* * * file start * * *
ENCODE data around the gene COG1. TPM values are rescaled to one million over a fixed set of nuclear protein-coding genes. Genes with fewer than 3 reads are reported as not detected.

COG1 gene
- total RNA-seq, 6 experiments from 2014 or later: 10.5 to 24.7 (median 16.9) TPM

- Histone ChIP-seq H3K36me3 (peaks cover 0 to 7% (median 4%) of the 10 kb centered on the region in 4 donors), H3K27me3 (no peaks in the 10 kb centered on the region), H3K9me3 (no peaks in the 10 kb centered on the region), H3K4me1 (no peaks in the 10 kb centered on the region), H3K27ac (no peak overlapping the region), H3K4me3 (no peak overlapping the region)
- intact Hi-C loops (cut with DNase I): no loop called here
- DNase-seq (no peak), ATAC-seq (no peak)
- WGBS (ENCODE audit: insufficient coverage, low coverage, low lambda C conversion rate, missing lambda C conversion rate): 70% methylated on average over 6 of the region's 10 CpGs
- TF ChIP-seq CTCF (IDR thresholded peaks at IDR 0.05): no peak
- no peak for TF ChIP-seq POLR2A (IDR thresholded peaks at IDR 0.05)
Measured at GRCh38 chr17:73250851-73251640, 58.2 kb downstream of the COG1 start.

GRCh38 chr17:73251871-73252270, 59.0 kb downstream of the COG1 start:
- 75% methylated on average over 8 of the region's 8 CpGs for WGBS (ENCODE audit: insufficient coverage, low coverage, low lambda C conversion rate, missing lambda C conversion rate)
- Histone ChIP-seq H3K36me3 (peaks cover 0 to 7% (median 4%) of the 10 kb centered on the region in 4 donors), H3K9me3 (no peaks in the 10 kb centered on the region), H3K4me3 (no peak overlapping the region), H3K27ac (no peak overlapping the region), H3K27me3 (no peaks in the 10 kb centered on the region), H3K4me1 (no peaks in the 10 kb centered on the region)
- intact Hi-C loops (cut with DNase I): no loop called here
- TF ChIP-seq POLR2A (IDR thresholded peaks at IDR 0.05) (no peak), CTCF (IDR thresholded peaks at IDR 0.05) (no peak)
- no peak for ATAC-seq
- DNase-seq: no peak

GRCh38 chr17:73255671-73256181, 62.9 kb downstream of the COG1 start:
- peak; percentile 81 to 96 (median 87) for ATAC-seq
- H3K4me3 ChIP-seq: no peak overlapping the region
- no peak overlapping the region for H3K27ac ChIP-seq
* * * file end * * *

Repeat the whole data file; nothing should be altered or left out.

ENCODE data around the gene COG1. TPM values are rescaled to one million over a fixed set of nuclear protein-coding genes. Genes with fewer than 3 reads are reported as not detected.

COG1 gene
- total RNA-seq, 6 experiments from 2014 or later: 10.5 to 24.7 (median 16.9) TPM

- Histone ChIP-seq H3K36me3 (peaks cover 0 to 7% (median 4%) of the 10 kb centered on the region in 4 donors), H3K27me3 (no peaks in the 10 kb centered on the region), H3K9me3 (no peaks in the 10 kb centered on the region), H3K4me1 (no peaks in the 10 kb centered on the region), H3K27ac (no peak overlapping the region), H3K4me3 (no peak overlapping the region)
- intact Hi-C loops (cut with DNase I): no loop called here
- DNase-seq (no peak), ATAC-seq (no peak)
- WGBS (ENCODE audit: insufficient coverage, low coverage, low lambda C conversion rate, missing lambda C conversion rate): 70% methylated on average over 6 of the region's 10 CpGs
- TF ChIP-seq CTCF (IDR thresholded peaks at IDR 0.05): no peak
- no peak for TF ChIP-seq POLR2A (IDR thresholded peaks at IDR 0.05)
Measured at GRCh38 chr17:73250851-73251640, 58.2 kb downstream of the COG1 start.

GRCh38 chr17:73251871-73252270, 59.0 kb downstream of the COG1 start:
- 75% methylated on average over 8 of the region's 8 CpGs for WGBS (ENCODE audit: insufficient coverage, low coverage, low lambda C conversion rate, missing lambda C conversion rate)
- Histone ChIP-seq H3K36me3 (peaks cover 0 to 7% (median 4%) of the 10 kb centered on the region in 4 donors), H3K9me3 (no peaks in the 10 kb centered on the region), H3K4me3 (no peak overlapping the region), H3K27ac (no peak overlapping the region), H3K27me3 (no peaks in the 10 kb centered on the region), H3K4me1 (no peaks in the 10 kb centered on the region)
- intact Hi-C loops (cut with DNase I): no loop called here
- TF ChIP-seq POLR2A (IDR thresholded peaks at IDR 0.05) (no peak), CTCF (IDR thresholded peaks at IDR 0.05) (no peak)
- no peak for ATAC-seq
- DNase-seq: no peak

GRCh38 chr17:73255671-73256181, 62.9 kb downstream of the COG1 start:
- peak; percentile 81 to 96 (median 87) for ATAC-seq
- H3K4me3 ChIP-seq: no peak overlapping the region
- no peak overlapping the region for H3K27ac ChIP-seq